If you are not recognised as a de facto partner by the administrator of an intestate estate, you can commence legal proceedings against the estate to prove you are a de facto partner and therefor entitled to a share of the deceased estate.    In deciding whether two persons were living together as de facto partners, the Court may take into account the following indicators set out in Section 13A(2) of the Interpretation Act:-

  • the length of the relationship between them;
  • whether the 2 persons have resided together;
  • the nature and extent of common residence;
  • whether there is, or has been, a sexual relationship between them;
  • the degree of financial dependence or interdependence, and any arrangements for financial support, between them;
  • the ownership, use and acquisition of their property (including property they owned individually);
  • the degree of mutual commitment by them to a shared life;
  • whether they care for and support children;
  • the reputation, the public aspects, of the relationship between them.

Under the law, a de facto relationship can exist notwithstanding that either of the persons is legally married to someone else or in another de facto relationship.

Matters for Consideration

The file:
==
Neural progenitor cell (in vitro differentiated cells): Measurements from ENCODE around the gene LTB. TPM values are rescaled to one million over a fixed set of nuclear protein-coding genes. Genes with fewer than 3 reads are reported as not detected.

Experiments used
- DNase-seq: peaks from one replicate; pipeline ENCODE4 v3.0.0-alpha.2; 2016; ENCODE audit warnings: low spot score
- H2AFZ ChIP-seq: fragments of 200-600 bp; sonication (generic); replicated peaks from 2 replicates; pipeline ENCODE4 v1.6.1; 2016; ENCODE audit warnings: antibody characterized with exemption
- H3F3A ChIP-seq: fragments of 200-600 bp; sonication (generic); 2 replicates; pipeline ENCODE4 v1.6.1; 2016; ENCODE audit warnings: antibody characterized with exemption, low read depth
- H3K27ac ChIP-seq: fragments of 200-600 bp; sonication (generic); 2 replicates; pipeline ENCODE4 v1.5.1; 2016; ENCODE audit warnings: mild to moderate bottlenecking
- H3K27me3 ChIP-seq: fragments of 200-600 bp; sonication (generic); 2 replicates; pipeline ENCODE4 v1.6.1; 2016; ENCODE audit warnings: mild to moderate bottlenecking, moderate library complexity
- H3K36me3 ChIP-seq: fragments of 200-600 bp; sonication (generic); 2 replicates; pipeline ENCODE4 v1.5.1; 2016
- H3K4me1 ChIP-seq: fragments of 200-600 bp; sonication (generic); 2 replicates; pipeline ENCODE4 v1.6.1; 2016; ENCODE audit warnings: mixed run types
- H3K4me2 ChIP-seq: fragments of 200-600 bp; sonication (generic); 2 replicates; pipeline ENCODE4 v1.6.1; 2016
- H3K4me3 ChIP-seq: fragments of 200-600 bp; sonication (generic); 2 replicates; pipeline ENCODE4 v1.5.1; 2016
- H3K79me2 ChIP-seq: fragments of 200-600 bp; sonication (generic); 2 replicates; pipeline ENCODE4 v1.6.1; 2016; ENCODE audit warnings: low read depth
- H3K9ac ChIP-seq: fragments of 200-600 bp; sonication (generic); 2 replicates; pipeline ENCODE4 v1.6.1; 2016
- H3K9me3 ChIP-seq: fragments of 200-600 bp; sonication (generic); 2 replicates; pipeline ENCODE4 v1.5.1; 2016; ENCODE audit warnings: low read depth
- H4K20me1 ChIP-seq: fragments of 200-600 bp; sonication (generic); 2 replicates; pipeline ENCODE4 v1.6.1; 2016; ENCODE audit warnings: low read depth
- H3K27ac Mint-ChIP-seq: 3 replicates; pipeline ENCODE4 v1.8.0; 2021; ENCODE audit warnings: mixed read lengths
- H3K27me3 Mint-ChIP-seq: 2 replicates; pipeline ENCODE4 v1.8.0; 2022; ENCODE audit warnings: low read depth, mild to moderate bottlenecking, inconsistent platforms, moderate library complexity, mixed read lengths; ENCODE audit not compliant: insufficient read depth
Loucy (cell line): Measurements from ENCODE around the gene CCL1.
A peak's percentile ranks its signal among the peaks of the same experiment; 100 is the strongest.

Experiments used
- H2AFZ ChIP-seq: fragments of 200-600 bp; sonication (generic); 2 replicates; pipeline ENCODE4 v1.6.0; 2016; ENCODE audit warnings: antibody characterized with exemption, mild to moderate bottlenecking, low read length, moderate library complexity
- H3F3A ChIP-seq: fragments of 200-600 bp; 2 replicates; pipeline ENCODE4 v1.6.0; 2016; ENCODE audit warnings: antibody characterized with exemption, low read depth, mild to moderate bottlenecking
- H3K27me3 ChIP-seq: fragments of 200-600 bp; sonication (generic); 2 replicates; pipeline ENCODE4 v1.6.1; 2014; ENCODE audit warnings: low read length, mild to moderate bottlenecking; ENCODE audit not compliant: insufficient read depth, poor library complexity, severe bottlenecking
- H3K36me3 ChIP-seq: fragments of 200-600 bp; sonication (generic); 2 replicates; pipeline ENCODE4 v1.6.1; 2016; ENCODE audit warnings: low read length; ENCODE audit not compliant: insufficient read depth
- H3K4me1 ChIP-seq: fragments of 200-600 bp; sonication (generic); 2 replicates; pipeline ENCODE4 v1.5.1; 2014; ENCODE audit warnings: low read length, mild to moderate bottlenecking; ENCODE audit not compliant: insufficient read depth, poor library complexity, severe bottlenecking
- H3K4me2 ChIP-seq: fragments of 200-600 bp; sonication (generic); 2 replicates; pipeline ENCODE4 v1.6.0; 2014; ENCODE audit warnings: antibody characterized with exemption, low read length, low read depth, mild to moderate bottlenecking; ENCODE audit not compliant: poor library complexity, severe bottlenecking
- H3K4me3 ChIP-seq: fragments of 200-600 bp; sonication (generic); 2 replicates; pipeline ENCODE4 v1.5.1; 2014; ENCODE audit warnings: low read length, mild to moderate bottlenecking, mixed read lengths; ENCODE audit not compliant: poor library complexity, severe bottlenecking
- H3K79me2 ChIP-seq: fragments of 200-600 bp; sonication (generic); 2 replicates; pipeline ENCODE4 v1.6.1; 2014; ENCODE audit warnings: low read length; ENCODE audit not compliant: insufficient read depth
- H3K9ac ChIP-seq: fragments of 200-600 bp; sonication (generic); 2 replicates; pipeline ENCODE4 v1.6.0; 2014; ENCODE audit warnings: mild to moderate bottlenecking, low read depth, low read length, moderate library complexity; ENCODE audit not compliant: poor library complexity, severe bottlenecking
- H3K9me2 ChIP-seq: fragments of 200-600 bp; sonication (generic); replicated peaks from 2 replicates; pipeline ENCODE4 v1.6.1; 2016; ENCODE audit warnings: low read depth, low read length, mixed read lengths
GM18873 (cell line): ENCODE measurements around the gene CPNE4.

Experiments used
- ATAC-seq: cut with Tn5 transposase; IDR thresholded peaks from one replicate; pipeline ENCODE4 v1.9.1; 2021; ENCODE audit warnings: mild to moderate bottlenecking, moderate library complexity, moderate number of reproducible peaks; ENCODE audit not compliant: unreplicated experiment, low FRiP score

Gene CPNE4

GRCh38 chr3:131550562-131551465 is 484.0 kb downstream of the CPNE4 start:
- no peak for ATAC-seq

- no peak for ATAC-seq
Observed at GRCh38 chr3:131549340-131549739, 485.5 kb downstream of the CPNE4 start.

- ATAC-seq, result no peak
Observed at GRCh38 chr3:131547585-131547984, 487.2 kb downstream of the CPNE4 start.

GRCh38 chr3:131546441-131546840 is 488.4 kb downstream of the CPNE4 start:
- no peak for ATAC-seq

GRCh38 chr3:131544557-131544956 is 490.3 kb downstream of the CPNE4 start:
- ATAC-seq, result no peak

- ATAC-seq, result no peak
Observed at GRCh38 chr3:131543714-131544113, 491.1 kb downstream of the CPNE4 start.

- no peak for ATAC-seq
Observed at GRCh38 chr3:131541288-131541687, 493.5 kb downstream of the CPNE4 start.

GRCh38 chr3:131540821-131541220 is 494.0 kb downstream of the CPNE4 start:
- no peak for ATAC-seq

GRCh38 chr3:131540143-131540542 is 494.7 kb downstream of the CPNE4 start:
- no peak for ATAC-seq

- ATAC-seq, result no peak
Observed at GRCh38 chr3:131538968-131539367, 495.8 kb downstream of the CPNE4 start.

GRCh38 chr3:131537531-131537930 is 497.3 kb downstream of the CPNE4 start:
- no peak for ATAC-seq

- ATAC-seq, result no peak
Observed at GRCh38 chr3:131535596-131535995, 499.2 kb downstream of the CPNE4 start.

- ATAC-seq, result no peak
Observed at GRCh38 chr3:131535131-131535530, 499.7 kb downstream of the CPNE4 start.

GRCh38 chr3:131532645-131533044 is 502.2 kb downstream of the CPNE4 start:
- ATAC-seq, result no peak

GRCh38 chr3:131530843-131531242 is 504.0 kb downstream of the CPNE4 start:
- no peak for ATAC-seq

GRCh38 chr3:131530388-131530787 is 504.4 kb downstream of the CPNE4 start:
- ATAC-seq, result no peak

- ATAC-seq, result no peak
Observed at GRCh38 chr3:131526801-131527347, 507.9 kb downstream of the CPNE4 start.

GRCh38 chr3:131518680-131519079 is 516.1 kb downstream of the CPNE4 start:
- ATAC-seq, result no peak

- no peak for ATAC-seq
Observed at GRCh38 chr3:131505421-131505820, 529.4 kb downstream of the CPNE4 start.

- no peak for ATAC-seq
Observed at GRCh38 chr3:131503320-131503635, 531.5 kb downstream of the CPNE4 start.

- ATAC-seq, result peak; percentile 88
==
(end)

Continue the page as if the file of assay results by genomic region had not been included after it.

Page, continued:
To make a family provision claim, you must prove to the Court that:-

  • you are an “eligible person”; and
  • the deceased had failed to make adequate provision for your proper maintenance, support, education or advancement in life.  

What is “adequate provision” is a subjective matter and the Court assessing the claim would take into account all the circumstances of the case including:-

  • the financial circumstances of the claimant and the beneficiaries under the laws of intestacy;
  • the size of the estate of the deceased;
  • the expectation of the community;
  • the relationship of the parties;
  • the duty of the deceased to provide for the claimant.

If you are an “eligible person” and can prove that the deceased did not provide you adequately, you have a potential claim for provision out of the estate of the deceased.

Appointment

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What Is The Legal Help Project?

The Legal Help Project is an outreach initiative of Robertson Hayles Lawyers providing affordable initial legal advice to the community in areas of the law impacting on the individual. Robertson Hayles Lawyers is a legal practice based in Perth with more than 50 years of service to the Western Australian community.

Note

The above content is only intended to provide a general overview of the topic discussed. It is not intended to be comprehensive nor does it constitute legal advice. You should seek legal advice specific to your circumstances before acting or relying on any of the above content.